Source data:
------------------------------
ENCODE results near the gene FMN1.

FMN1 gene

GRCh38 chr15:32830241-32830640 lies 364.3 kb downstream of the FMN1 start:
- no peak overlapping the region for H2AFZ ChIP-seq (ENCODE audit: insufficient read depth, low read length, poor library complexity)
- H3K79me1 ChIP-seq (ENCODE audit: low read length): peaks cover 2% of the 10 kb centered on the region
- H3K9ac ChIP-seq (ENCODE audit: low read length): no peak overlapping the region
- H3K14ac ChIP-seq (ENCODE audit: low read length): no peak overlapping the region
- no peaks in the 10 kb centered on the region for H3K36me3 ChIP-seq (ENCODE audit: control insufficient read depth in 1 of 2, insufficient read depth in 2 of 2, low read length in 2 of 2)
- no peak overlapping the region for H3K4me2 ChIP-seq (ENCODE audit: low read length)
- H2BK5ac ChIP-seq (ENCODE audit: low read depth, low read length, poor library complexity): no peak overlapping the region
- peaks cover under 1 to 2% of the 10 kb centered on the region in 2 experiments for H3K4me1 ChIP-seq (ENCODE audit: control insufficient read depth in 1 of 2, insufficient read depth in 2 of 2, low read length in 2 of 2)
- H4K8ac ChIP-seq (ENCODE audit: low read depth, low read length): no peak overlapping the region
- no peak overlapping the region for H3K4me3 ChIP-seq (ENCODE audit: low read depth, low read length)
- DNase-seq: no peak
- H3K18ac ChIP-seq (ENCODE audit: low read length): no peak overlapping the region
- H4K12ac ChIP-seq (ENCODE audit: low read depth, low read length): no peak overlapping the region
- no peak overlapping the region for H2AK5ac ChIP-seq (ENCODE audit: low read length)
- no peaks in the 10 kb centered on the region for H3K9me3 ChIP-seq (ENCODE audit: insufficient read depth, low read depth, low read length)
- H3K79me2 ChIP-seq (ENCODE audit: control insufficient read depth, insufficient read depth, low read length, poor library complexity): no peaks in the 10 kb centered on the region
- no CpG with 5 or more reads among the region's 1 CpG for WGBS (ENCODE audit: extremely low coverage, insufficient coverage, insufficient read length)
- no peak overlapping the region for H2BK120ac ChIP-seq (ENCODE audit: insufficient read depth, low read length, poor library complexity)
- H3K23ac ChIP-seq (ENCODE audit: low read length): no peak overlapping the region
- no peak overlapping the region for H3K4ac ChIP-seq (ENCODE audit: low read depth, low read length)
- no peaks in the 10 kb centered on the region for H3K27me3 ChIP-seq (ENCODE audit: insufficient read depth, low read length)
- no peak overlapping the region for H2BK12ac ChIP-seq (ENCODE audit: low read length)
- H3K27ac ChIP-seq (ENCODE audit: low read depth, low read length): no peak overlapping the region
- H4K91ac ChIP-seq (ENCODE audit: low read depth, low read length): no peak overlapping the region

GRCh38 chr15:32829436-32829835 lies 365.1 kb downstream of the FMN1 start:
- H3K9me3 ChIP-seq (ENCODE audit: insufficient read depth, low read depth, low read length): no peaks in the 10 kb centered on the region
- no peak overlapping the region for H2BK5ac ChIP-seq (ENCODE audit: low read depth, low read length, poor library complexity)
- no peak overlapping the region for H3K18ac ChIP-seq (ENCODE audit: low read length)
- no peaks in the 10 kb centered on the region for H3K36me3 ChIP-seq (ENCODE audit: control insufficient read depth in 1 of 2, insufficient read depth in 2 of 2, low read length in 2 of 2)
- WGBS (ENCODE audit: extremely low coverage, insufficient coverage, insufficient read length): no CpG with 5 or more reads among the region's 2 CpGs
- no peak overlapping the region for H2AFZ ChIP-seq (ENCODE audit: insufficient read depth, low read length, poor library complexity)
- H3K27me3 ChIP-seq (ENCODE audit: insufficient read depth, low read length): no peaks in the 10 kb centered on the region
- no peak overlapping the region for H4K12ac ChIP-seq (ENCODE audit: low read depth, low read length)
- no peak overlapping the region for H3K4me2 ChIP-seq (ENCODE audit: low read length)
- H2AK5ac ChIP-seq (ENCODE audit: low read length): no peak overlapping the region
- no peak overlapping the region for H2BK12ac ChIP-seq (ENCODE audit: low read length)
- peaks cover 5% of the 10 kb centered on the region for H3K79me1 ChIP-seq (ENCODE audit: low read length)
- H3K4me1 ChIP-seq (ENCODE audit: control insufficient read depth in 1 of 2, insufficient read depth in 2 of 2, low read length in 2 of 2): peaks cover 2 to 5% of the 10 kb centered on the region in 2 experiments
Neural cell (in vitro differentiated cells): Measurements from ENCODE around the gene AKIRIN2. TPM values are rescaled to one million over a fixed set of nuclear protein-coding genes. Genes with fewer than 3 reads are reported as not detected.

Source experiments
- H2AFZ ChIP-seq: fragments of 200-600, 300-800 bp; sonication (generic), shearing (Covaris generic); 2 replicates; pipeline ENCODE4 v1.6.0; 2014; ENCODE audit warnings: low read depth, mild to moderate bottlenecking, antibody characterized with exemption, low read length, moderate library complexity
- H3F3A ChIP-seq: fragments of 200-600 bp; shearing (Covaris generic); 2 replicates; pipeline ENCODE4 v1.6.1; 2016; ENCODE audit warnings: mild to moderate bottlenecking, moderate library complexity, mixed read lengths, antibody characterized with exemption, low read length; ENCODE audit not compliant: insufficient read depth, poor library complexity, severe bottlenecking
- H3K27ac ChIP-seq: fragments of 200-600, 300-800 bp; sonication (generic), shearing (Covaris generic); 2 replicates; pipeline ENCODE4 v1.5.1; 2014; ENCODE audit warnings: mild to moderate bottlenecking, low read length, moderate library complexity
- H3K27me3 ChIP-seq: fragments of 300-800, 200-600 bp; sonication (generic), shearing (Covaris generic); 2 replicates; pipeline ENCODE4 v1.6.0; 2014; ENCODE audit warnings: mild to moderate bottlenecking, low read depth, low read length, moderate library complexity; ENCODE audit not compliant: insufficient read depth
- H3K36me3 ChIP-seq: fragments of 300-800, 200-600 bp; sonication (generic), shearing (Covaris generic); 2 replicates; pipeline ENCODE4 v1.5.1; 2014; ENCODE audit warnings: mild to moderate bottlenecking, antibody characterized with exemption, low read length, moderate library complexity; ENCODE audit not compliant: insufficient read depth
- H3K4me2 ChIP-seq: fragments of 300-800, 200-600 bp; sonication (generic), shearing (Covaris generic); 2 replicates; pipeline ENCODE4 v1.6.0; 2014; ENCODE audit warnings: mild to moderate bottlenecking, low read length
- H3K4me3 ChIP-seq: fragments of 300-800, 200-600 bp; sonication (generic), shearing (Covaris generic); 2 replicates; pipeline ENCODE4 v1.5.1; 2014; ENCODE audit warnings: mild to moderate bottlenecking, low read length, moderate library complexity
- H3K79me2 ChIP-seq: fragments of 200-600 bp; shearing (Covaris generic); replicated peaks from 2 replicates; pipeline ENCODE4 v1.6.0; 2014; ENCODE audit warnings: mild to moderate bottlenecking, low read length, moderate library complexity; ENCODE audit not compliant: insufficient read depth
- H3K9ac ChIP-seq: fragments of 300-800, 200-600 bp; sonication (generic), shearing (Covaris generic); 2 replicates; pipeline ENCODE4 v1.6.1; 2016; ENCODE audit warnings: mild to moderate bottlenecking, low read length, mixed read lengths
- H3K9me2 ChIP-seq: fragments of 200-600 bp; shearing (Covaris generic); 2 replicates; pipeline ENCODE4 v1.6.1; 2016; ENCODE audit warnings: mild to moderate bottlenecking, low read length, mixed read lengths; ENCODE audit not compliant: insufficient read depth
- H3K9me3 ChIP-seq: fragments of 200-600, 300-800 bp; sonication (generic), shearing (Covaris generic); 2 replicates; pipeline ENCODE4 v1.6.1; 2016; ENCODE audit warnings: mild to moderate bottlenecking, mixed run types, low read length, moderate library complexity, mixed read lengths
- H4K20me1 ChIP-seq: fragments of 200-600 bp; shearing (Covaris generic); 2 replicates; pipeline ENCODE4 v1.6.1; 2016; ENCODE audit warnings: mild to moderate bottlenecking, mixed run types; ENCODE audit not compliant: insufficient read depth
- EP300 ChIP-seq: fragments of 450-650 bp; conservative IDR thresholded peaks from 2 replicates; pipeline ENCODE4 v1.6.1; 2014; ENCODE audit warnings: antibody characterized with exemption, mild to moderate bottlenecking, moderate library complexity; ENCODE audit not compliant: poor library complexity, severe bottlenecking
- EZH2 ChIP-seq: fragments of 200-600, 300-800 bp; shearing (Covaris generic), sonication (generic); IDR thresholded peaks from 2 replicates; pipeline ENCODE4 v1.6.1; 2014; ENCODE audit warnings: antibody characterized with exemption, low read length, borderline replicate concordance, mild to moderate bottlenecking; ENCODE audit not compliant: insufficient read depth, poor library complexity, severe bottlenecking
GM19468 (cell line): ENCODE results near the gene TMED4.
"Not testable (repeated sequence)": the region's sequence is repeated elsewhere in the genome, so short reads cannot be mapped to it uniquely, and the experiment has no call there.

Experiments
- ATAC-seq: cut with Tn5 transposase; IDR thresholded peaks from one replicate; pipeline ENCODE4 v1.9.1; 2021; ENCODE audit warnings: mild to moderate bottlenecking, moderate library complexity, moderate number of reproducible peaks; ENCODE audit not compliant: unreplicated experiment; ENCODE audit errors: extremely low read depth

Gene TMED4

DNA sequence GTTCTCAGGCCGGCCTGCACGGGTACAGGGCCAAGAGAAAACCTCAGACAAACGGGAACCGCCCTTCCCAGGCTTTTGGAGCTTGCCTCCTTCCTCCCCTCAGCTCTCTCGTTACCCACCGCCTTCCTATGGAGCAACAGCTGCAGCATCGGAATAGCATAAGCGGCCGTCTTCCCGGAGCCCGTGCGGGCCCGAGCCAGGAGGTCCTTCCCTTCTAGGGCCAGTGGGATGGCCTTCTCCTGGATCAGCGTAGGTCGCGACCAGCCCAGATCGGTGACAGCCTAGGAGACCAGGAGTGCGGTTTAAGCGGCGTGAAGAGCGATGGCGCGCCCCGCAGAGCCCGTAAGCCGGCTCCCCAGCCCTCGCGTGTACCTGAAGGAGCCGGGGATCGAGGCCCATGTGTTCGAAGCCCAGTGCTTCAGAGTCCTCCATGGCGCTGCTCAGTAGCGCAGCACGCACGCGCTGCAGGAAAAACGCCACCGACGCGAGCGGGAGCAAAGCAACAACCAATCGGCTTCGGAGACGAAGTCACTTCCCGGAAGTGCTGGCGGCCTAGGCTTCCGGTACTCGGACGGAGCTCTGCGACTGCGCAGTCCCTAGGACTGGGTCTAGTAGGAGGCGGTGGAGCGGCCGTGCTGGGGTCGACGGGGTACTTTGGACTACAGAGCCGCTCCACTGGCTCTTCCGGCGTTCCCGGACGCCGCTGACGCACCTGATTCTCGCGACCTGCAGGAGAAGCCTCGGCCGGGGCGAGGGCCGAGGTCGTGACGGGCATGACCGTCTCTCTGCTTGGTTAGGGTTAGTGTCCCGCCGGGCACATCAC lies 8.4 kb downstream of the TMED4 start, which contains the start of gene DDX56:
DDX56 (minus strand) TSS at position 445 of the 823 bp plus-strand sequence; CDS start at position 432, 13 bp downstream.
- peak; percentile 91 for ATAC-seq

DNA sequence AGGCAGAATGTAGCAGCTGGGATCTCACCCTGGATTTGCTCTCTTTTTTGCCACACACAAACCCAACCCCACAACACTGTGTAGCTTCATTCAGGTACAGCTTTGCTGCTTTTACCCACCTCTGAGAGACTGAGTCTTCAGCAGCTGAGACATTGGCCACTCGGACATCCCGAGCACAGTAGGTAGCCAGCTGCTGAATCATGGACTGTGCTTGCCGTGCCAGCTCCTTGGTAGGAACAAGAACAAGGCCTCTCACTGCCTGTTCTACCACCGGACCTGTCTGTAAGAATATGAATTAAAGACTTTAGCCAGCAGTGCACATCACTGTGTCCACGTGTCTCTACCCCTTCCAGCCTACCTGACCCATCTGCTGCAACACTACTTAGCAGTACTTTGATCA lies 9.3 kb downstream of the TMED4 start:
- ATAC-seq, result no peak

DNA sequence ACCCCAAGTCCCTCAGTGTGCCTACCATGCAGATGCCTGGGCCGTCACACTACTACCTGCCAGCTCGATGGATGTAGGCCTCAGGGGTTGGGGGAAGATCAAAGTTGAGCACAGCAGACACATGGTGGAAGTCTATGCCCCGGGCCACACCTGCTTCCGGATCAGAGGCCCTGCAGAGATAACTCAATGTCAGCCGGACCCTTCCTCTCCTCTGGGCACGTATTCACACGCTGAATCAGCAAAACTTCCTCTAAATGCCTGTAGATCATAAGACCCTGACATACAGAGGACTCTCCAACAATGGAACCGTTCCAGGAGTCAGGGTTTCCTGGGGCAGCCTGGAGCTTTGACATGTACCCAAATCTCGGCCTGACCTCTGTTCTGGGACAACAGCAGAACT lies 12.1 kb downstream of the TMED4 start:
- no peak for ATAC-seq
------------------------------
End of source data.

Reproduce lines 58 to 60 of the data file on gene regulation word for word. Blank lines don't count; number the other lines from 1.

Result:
GM19468 (cell line): ENCODE results near the gene TMED4.
"Not testable (repeated sequence)": the region's sequence is repeated elsewhere in the genome, so short reads cannot be mapped to it uniquely, and the experiment has no call there.

Experiments